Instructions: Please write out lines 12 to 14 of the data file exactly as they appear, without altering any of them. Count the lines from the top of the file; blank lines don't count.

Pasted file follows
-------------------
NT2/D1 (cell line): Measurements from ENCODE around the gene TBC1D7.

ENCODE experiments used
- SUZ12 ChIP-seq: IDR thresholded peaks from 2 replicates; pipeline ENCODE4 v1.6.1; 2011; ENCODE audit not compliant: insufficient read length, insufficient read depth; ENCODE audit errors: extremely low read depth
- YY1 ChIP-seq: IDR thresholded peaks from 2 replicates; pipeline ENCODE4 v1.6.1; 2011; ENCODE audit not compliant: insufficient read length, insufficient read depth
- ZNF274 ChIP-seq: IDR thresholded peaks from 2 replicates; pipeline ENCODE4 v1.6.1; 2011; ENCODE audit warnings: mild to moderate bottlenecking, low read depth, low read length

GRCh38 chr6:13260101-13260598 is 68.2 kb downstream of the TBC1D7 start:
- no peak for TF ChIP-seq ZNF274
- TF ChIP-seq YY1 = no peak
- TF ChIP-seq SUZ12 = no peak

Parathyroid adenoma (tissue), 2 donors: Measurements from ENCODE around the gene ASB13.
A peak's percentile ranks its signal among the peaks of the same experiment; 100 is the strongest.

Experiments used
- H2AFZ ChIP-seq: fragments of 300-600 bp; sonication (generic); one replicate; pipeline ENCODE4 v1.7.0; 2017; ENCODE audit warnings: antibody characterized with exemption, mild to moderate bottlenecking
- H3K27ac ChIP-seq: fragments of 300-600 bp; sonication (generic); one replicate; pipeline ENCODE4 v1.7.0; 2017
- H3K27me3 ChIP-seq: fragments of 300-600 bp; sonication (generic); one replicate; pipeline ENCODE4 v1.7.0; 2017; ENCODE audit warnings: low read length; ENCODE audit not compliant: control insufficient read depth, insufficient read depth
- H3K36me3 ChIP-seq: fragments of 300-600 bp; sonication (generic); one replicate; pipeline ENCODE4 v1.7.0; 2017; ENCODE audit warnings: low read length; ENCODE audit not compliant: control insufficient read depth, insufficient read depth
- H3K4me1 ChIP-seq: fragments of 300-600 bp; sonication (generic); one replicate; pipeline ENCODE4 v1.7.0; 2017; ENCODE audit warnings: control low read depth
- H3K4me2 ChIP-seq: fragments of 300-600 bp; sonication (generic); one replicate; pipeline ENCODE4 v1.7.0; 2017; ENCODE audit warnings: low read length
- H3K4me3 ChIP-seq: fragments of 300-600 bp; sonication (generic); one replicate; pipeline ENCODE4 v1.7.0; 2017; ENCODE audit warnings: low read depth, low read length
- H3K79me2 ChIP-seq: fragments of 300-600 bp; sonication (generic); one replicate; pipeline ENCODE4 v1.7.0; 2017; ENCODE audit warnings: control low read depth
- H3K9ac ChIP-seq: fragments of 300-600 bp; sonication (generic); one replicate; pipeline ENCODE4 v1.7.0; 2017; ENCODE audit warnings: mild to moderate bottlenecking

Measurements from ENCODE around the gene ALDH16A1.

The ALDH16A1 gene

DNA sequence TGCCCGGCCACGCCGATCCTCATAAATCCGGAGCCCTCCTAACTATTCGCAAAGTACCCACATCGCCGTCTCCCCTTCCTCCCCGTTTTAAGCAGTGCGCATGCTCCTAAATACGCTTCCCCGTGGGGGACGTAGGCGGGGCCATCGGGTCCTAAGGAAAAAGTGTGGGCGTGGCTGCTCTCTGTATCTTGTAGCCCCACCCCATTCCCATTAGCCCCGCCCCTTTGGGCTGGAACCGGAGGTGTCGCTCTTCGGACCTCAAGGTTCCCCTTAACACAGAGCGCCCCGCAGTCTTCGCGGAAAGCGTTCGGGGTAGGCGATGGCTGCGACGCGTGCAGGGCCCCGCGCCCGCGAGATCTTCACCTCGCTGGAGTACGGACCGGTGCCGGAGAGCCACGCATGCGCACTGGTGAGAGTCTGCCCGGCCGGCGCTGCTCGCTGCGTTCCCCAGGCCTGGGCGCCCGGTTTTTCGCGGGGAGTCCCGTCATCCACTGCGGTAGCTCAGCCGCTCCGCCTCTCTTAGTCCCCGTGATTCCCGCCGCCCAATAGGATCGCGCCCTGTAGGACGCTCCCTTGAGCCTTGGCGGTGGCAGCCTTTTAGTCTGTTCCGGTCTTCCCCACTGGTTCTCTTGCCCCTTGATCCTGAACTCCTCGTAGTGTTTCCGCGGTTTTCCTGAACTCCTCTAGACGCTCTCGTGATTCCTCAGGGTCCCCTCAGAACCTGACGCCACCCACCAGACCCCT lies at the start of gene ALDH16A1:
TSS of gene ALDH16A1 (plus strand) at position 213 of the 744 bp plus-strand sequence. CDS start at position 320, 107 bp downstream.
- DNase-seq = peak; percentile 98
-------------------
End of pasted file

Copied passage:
Experiments used
- H2AFZ ChIP-seq: fragments of 300-600 bp; sonication (generic); one replicate; pipeline ENCODE4 v1.7.0; 2017; ENCODE audit warnings: antibody characterized with exemption, mild to moderate bottlenecking
- H3K27ac ChIP-seq: fragments of 300-600 bp; sonication (generic); one replicate; pipeline ENCODE4 v1.7.0; 2017